The most useful apps for your expat child
In a world where almost everything can be achieved digitally, from ordering a takeaway to keeping in touch with family and friends, our children are becoming increasingly tech-savvy, and this can be a useful tool. The trick is knowing when, where and how to facilitate their fascination for all things technology – and how to keep them safe while they explore!
To help you out, here’s my list of top apps for expat kids to help them learn, keep in touch with people and stay safe. The links I’ve included are to the official websites so you can check out their offerings, but the apps can be downloaded from iTunes or the Google App Store. And I’m not affiliated to any of them, so they are genuine recommendations.
We all understand that children pick up new languages more quickly and easily than adults – and that the earlier they start the more proficient their linguistic skills become – but that doesn’t mean that learning always needs to be a serious business. Check out these apps for a fun learning experience that your child will enjoy and that you can share.
“Earn points for correct answers, race against the clock and level up”
Duolingo makes learning languages fun and competitive – a winning combination – through bite-sized lessons with appealing gameplay. There are more than 20 language options, even including the fictional language of Klingon (a must-do for star-trek fans) and each level includes word jumbles and quizzes, making it suitable for older children who can read fluently. Go to official website.
Little Pim ($4.99)
“Winner of over 25 awards with International Press coverage”
A subscription to Little Pim means you instantly receive access to all videos in 12 different language options, giving you more than 30 hours of downloadable content, plus the parent/teacher guide, printable lessons (perfect for some off-screen time) and fun on-screen activities. Go to official website.
Being away from friends and family is probably the thing we all find the hardest about an expat lifestyle and children find security in being able to chat to (and see) their loved ones regularly.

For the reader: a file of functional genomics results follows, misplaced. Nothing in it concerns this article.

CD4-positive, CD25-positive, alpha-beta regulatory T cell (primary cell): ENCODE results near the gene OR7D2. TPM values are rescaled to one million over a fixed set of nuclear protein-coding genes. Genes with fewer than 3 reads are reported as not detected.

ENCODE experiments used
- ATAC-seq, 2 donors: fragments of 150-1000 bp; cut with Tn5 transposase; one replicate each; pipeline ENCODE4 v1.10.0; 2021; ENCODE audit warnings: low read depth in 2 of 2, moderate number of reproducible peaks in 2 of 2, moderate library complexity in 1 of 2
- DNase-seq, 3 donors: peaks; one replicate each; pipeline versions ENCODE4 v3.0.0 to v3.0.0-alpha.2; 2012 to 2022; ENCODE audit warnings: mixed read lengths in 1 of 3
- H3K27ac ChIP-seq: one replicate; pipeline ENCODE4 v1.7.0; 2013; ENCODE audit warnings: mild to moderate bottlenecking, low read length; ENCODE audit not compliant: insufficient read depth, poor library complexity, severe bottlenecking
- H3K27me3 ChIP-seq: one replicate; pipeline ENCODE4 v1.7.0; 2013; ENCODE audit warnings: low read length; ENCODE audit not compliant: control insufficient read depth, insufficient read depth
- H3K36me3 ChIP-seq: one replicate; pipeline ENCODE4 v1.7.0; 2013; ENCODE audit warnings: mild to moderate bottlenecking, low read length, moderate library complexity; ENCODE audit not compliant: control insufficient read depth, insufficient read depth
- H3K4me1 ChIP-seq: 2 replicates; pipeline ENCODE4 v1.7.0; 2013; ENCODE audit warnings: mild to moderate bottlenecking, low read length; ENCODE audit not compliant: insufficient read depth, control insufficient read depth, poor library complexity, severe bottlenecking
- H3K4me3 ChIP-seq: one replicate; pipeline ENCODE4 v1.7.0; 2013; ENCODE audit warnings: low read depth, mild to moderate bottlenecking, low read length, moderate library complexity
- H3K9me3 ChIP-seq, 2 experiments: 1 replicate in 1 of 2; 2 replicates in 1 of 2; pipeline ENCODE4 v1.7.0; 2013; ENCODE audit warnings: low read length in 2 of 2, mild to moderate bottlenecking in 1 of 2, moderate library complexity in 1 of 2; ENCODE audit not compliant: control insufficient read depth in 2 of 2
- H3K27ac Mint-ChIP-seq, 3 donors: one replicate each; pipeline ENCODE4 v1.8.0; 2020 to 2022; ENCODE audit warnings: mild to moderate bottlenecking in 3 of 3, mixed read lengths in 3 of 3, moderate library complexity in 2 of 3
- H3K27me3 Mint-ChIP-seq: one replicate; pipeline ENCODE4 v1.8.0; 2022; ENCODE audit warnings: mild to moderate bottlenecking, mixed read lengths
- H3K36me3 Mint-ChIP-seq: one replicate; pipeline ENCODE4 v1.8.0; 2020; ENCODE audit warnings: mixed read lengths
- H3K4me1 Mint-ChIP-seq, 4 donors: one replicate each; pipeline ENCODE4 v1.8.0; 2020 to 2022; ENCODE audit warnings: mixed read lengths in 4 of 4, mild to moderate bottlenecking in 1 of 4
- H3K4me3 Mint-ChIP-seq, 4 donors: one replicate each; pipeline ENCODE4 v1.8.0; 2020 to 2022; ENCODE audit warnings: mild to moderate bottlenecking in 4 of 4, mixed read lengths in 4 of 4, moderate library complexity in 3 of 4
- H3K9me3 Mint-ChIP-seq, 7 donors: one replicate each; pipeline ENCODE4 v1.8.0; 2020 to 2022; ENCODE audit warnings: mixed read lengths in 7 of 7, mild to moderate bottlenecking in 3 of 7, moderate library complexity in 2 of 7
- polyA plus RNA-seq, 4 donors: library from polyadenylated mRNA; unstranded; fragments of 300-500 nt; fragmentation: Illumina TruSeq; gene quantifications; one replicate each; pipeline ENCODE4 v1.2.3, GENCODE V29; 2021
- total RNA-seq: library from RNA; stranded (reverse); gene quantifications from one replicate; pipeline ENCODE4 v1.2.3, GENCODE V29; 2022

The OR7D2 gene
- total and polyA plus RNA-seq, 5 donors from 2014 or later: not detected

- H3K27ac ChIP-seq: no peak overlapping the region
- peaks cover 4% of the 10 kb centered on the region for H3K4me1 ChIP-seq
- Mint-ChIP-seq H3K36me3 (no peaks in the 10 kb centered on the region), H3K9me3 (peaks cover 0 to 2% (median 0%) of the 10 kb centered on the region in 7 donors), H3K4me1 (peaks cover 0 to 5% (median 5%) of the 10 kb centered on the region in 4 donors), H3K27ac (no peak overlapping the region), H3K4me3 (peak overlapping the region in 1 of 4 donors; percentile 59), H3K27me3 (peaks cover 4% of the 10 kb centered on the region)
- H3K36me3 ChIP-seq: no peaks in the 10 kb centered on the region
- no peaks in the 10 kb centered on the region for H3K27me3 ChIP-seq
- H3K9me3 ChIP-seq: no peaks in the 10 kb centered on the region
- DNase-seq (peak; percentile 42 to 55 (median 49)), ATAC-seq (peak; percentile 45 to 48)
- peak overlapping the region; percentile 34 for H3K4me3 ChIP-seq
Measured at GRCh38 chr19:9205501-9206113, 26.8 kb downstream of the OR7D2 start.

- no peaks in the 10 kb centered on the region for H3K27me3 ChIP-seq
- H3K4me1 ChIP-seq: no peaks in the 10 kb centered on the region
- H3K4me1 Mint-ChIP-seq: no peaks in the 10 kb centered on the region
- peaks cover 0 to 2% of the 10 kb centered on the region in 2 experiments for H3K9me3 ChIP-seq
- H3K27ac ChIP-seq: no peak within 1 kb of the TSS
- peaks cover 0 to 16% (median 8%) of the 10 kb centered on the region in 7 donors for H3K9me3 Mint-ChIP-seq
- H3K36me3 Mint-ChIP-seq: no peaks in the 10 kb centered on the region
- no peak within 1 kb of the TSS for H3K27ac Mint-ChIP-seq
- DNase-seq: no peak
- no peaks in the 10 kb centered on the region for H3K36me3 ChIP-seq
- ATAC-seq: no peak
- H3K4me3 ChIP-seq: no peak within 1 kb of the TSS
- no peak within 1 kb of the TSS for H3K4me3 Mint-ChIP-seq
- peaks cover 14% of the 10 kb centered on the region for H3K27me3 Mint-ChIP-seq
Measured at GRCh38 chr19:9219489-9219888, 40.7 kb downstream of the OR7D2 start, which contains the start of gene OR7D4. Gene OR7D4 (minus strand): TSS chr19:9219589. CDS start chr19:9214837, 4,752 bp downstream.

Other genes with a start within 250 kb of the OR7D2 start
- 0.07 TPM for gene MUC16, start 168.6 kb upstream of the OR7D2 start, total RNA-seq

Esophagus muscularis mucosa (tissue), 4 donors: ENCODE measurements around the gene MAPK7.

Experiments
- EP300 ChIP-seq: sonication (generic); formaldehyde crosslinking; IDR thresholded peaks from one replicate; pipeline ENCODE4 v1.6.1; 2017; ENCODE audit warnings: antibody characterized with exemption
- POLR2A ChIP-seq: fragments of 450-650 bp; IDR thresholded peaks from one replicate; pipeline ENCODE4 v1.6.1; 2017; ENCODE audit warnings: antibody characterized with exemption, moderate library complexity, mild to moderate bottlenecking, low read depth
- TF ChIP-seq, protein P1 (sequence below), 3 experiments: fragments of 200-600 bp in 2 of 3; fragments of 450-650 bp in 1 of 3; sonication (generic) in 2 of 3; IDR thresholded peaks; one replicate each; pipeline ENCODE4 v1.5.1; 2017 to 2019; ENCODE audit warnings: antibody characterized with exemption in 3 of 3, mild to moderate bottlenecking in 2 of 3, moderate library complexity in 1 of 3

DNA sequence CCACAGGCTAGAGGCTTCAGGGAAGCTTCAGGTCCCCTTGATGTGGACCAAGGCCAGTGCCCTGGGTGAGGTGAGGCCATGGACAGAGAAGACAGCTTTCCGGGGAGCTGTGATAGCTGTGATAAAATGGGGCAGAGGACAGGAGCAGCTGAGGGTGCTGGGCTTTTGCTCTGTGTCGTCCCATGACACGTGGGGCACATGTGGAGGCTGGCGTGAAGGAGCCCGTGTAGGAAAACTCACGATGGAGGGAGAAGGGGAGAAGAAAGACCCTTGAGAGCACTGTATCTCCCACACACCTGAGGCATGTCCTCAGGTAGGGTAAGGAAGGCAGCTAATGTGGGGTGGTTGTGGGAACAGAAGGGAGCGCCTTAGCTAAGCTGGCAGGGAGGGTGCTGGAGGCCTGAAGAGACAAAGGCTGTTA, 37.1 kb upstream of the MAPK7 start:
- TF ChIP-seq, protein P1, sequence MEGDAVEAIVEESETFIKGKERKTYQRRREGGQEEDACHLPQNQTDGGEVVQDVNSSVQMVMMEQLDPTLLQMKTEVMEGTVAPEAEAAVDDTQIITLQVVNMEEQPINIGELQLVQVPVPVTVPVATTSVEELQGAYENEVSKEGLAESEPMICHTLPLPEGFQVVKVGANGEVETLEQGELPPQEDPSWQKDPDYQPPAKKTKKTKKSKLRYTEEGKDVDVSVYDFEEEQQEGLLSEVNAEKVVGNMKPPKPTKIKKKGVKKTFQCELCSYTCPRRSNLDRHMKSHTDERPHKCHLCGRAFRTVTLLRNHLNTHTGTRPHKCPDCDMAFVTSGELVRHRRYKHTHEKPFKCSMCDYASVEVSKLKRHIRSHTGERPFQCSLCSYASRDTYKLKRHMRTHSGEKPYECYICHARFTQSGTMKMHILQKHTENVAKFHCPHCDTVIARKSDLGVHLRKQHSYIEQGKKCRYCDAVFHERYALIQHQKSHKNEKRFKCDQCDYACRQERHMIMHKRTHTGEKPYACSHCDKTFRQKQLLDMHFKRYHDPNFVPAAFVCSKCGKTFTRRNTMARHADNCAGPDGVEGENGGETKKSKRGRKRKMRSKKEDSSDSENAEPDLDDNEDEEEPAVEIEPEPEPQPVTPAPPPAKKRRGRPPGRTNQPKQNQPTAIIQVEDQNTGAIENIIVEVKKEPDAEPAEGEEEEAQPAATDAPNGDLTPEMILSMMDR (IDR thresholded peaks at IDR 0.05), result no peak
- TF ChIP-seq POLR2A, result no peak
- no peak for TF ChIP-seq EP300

Free to register and use, Skype provides a quality face-time connection on the go – just be aware that the data usage if you’re not on Wi-Fi is significant.
We’ve scoured the internet for other apps that might help children with keeping in touch but most of the child-friendly social media out there (like What’s What and Scuttlepad) is firmly based on building a new online community and restricts adults from signing up. That’s not our focus here; we’re talking about keeping in touch with people at ‘home’ and for that Skype is clearly the best option. Go to official website.
Allowing your children to use the Internet is often viewed as an important life skill in a modern society – but let’s face it, there’s a lot of unsuitable content out there that you don’t want them to be able to access.
Sygic Family Locator (free)
“See the real time location of your kids on the map and stay in touch with instant messages”
With this app you can track the location and battery levels of your family’ smartphones, so you’ll always know where your children are. You can set an alert for ‘safe’ and ‘unsafe’ areas that will let you know when your children enter those zones. There’s an SOS button too, so if your child needs you they can send an alert directly to your phone that lets you know their exact location. Go to official website.
Google Maps (price varies by location)
Going back 10 years, reading a map was a complex skill requiring a certain degree of study – but Google Maps has changed that for the better. Teach your children to use Google Maps and they can use unique satellite technology to plan their route before they go anywhere – or to find a new route if they’ve wandered too far. It can be expensive to download new location data – but knowing exactly where you are at all times, and being able to set routes to walk, cycle or drive offers valuable peace of mind. Go to official website.
I can’t produce an exhaustive list – there are so many apps to choose from – but my advice is read reviews, play them yourselves first and install an additional app to enhance your family’s cyber security. Other than that, have fun exploring!